Most of them can’t walk a straight line and are as dumb as a post — they’ll lose interest or walk off in the wrong direction. But sometimes… not every time… one will walk by another one — and that one will get up and follow. Then they’ll meet more and they’ll meet more and more and more and more. You see where I’m going ?


Running away ? No. Clean up, then move.

In this game, you don’t really run away from fights. You run into them. One reason is that the zombies move before attacking. The other reason is that moving into a new location immediately spawns zombies, which makes things worse. The player must ensure they have enough firepower before moving in.



Meet Franck.




The players try to run away from Franck at the Safe House, encountering a group of Responders. Franck just catches up to them and attacks.


The only case when the players are truly running away is when they start the turn one step ahead of the zombies.



The players moved from the Police Station to the Parking Lot. The zombies follow their trail to the Police Station.




At the end of the turn, a zombie spawns behind the survivors, increasing the size of the trailing mob. Here it is a Screamer. If the players don’t find a way to move to a new location every turn or fire at the chasing mob using a Ranged Weapon, they will have to confront the impressive-looking mob.




Zombies moving 2 locations per turn can catch up to the survivors and break the run-away pattern.


The safest strategy is to have the zombies taken care of at the current location, then move with enough left to clear the next zombie mob. This prevents the mob inflation phenomenon. The process of keeping the current number of zombies down to 1 at the same location is the leveling-up part of the game.

Level up, but do it fast

Leveling up by staying at the same location works because of step 6 of the turn structure : instead of X zombies spawned by a new location, you only get 1 new zombie per turn. The players can take advantage of the fact that this number does NOT scale to the number of players.



While leveling up, do you prefer to face this…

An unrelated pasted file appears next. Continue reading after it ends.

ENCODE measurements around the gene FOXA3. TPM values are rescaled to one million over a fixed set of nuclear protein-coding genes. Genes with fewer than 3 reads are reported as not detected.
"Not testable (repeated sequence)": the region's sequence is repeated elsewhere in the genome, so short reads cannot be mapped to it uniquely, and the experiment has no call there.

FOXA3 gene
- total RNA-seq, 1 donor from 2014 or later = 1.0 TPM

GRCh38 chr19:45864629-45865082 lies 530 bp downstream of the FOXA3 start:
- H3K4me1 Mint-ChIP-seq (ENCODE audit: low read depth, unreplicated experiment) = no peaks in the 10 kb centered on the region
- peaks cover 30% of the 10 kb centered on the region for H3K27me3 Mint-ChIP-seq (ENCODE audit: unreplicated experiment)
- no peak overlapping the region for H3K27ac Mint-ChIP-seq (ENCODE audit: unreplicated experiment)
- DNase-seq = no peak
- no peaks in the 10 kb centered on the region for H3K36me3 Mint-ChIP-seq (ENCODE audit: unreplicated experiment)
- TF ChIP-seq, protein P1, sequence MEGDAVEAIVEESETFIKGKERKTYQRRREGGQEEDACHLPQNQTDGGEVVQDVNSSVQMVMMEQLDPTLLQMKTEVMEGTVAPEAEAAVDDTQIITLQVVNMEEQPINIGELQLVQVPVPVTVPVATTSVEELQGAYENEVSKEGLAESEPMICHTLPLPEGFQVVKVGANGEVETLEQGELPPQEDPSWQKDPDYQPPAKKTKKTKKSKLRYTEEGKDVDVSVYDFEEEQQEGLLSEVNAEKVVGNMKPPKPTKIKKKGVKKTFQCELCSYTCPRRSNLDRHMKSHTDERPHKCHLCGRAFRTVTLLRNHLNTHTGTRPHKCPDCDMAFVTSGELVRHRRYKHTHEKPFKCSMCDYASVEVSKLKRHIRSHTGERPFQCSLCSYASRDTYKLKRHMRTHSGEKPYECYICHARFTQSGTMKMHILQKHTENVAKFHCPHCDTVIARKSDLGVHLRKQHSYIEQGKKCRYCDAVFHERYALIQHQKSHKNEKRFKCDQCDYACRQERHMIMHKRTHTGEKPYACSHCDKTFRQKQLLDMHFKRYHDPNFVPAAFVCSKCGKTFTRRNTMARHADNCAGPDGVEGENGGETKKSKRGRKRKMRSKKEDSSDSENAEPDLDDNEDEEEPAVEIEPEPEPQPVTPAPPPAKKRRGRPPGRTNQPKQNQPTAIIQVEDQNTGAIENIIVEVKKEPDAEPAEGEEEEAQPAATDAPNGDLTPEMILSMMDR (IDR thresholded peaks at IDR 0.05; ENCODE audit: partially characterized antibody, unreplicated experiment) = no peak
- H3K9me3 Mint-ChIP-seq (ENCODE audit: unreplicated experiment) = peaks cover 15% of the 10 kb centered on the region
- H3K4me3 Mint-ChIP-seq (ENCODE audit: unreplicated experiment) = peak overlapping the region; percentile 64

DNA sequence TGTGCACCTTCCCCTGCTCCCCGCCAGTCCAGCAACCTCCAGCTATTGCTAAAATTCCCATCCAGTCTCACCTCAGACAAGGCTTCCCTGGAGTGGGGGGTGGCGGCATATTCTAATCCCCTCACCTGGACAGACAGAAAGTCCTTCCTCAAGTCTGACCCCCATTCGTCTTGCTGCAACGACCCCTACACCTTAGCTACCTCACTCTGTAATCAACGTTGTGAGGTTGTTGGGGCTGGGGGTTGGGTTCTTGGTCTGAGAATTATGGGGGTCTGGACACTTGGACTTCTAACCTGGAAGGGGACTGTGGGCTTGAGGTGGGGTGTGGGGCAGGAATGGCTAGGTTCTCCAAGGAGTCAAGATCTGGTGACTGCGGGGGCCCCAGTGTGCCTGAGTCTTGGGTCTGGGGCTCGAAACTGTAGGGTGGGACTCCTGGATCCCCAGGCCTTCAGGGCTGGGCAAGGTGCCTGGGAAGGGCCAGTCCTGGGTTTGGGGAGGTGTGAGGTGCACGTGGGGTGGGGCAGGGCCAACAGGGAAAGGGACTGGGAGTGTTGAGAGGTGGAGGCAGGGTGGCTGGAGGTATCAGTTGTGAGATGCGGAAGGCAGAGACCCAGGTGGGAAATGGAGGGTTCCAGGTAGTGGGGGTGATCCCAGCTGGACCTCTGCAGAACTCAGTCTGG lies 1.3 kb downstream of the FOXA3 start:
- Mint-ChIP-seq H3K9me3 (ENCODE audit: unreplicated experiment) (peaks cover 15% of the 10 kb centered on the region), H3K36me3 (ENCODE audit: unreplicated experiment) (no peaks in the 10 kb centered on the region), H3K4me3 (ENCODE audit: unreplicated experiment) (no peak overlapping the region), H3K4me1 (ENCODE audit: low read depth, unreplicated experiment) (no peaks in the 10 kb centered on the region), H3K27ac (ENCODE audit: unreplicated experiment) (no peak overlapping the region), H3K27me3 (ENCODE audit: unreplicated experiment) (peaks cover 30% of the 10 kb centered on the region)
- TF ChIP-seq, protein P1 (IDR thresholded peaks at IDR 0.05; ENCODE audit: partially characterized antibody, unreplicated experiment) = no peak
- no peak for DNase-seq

Or move forward and face that…?


Because of the practically guaranteed level-up strategy, the game would become too easy if there wasn’t any timer. The timer is the one balancing factor that ultimately keeps the player honest and the game fresh.

That was the dirty little secret. The game becomes actually dead easy if you can overcome the growing pains. When you get the level-up ball rollin’, you swim in experience points and can buy everything you want. There’s an equilibrium point where everything the players invest in can be consumed to kill every zombie, making enough XP to buy everything back.



The players should think of buying equipment at the end of the player turn. With the 3 XP, this player could buy the Beef Jerky and the Football Helmet now. If they don’t, then they will have to either discard them to make room for new items (step 1 of the turn structure) or draw less items (step 2), because of the hand size limit. This is easy to forget in the excitement.


The opportunities to level up will usually be there. Here’s a live demonstration.

Surviving a herd in the first turn (solo)

Is the game unfair when you draw the worst zombies right from the start ? To have an objective take on the matter, I set up consecutive solo games where I draw the formidable 12-hit point zombie herd as the first zombie card. To put that in context : players only get 1 free attack during their turn. In the solo game, that means 1 free hit attempt per turn with the cheerleader character. The only hope is to find enough hit opportunities from other sources.